Rent vs. Own: Tips on Deciding what is Right for You - Article Banner

Wondering if you should buy a house or rent one? It’s a question that people have been asking for decades, and often the trends seem to follow economic shifts, demographic changes, and the affordability of the housing market. 

But your decision will ultimately come down to your lifestyle, your financial position, and your plans for the future. 

Here are some of the questions you need to ask when you’re deciding which option is best for you. 

1. Do You Plan to Stay in the Same Place?

Culturally, people are more nomadic than ever. With the rise of remote work, there’s an entire population of people who aren’t buying homes. They’re not even entering into long term lease agreements, because they can work from anywhere so they wander around from place to place. 

So when you’re thinking about buying vs. renting, consider whether you love the city you’re living in. Will you want to be here for at least a few years? 

If you know you’ll stay in a home for five years or more, buying probably makes the most sense because you’ll have a lot of stability and you can turn that home into a reflection of you. But, if you like to move every year or two and you get restless easily, renting might be better. While you can buy a home today and sell it in a year or two when you’re ready to move on, the financial advantages aren’t quite there the way they are when you hold onto your home for longer and build up some equity.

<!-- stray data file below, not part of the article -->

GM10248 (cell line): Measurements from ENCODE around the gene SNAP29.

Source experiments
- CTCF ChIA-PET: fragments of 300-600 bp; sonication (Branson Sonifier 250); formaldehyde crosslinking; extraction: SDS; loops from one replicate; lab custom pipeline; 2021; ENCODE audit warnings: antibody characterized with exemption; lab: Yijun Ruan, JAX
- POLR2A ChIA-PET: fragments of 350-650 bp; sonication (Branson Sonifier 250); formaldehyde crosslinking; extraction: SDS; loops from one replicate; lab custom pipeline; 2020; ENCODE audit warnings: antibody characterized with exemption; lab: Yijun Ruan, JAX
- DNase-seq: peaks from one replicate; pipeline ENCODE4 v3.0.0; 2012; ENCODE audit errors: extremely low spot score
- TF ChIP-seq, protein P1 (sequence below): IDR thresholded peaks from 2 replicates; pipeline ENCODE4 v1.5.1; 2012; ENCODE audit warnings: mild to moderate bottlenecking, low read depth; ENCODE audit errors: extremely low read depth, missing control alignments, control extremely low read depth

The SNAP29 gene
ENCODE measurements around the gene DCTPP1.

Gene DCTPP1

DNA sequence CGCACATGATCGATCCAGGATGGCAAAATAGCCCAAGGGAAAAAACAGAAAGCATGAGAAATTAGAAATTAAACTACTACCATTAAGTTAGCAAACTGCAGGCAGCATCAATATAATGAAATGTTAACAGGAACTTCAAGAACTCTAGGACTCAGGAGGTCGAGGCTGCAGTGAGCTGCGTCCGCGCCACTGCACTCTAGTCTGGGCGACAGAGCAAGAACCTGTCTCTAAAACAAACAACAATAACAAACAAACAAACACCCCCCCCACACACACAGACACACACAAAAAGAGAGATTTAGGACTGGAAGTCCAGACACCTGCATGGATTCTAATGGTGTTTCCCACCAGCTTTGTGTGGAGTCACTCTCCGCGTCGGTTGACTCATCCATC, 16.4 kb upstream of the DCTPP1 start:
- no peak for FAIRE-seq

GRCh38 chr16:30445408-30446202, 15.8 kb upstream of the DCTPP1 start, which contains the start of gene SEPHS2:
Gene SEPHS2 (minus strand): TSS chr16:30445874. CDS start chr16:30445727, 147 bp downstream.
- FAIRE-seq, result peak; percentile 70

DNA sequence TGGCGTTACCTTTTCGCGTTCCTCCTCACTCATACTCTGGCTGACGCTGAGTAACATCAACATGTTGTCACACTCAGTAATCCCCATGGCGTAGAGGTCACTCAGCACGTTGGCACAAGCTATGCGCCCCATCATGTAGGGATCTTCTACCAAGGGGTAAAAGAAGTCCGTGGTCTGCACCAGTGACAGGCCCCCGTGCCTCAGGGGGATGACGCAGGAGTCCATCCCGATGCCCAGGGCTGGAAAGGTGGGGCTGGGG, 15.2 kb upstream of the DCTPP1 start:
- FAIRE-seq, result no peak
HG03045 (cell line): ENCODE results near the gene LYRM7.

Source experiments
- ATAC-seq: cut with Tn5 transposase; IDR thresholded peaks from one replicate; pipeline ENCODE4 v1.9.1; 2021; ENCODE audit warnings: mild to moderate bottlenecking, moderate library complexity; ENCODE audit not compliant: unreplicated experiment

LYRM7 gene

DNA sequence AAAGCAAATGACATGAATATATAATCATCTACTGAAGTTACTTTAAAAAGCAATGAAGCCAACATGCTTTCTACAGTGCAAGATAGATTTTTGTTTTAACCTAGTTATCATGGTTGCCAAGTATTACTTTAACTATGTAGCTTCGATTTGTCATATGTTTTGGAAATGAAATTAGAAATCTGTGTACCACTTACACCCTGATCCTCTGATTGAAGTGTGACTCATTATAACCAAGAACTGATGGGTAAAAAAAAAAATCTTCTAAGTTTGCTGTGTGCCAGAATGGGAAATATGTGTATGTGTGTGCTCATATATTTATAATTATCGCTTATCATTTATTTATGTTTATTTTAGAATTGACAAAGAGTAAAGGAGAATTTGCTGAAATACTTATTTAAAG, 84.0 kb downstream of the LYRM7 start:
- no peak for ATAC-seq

2. Is it Cheaper to Rent or to Buy?

This question depends on the market. It also depends on your financial foundation. 

If you’re going to buy a home, you’ll need to have some money saved for a down payment. There are also expenses such as insurance, property taxes, and maintenance that you’ll need to consider. Closing costs will be several thousand dollars. You’ll need to have some money saved up if you want to buy, and you’ll have to understand that you are financially responsible for everything that happens at the house. If the air conditioning breaks down, you need to fix it. If a water pipe breaks, you’ll need to find a plumber and pay for the repairs. You’re responsible for landscaping, pest control, and all cosmetic issues inside and outside. 

Renting a home still requires a bit of money because you’ll need to put down a security deposit. Some landlords will require the first and last month’s rent to be paid before you move in. However, you won’t have to pay for homeowner’s insurance or budget for property taxes. 

3. How Well Do You Handle Risk?

Risk will be present whether you buy or rent. You’ll need to decide what kind of risk is easiest for you to handle. 

You have the opportunity to build equity when you own a home, and its value can be expected to increase. However, you can’t predict what the sales market will look like when you’re ready to sell. And, if you need to sell earlier than you planned, you might not get the price you need to really make any money. 

The risk to renting is that you’re not using the money you pay in rent every month to build any equity. You also have to worry about how much your rent will increase year after year. Renting also puts a landlord or property manager between you and the home you’re living in. It’s hard to feel like you can be asked to move when your lease ends. 

Investment GoalsTalk to us about your goals and your financial position. We’ll help you decide whether you should rent or buy in the current market. Contact us at Oceans Managing Group at (386) 255-8585 or email with any questions or concerns you may have at